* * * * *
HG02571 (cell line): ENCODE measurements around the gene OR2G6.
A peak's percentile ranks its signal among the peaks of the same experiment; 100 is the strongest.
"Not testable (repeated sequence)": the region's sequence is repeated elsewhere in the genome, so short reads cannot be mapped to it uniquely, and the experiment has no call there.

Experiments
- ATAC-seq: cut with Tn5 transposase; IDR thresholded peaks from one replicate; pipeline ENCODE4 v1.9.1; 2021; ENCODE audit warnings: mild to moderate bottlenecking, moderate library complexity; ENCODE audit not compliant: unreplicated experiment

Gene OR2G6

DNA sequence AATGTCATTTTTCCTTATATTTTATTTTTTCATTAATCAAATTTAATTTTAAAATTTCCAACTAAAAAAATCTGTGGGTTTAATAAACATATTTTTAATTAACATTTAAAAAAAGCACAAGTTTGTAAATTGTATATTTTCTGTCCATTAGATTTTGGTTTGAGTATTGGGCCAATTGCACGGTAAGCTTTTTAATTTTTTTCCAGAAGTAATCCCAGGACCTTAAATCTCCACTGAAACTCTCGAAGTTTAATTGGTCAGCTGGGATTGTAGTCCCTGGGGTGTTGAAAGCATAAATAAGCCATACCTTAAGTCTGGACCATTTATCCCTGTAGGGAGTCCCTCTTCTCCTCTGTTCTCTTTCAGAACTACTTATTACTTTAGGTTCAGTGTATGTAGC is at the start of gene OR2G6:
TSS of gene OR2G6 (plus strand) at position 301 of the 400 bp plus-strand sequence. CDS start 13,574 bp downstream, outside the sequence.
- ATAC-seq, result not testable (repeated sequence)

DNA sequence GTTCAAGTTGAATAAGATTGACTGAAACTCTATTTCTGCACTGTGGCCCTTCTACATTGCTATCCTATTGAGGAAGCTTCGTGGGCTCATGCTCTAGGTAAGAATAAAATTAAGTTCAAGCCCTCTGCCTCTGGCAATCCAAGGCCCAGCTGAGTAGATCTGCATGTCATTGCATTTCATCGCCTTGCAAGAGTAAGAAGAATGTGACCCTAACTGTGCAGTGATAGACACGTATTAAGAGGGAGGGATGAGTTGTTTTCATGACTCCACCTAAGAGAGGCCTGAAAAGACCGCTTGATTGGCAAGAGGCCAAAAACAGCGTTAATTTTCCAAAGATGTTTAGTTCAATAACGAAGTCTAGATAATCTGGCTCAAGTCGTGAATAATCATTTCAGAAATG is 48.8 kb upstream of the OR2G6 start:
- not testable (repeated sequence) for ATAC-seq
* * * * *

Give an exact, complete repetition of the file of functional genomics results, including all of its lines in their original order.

HG02571 (cell line): ENCODE measurements around the gene OR2G6.
A peak's percentile ranks its signal among the peaks of the same experiment; 100 is the strongest.
"Not testable (repeated sequence)": the region's sequence is repeated elsewhere in the genome, so short reads cannot be mapped to it uniquely, and the experiment has no call there.

Experiments
- ATAC-seq: cut with Tn5 transposase; IDR thresholded peaks from one replicate; pipeline ENCODE4 v1.9.1; 2021; ENCODE audit warnings: mild to moderate bottlenecking, moderate library complexity; ENCODE audit not compliant: unreplicated experiment

Gene OR2G6

DNA sequence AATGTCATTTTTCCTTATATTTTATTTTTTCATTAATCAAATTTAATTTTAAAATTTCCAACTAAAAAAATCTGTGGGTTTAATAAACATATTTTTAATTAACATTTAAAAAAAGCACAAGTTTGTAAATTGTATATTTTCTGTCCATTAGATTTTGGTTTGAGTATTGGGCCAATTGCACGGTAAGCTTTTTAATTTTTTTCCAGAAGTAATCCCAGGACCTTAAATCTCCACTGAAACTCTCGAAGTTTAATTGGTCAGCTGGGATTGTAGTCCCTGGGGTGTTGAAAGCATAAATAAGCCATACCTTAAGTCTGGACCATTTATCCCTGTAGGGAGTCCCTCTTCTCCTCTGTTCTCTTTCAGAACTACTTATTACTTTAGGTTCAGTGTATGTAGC is at the start of gene OR2G6:
TSS of gene OR2G6 (plus strand) at position 301 of the 400 bp plus-strand sequence. CDS start 13,574 bp downstream, outside the sequence.
- ATAC-seq, result not testable (repeated sequence)

DNA sequence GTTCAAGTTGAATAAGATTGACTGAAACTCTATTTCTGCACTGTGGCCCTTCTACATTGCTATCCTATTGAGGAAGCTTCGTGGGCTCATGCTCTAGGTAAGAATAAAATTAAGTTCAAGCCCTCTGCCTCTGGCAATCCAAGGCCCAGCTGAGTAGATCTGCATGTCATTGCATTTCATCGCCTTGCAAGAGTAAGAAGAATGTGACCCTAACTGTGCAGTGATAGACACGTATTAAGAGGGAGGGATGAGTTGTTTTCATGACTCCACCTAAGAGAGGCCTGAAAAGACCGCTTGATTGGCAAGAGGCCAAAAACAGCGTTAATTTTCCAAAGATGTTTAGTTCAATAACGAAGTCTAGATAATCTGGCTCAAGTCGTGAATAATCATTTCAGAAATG is 48.8 kb upstream of the OR2G6 start:
- not testable (repeated sequence) for ATAC-seq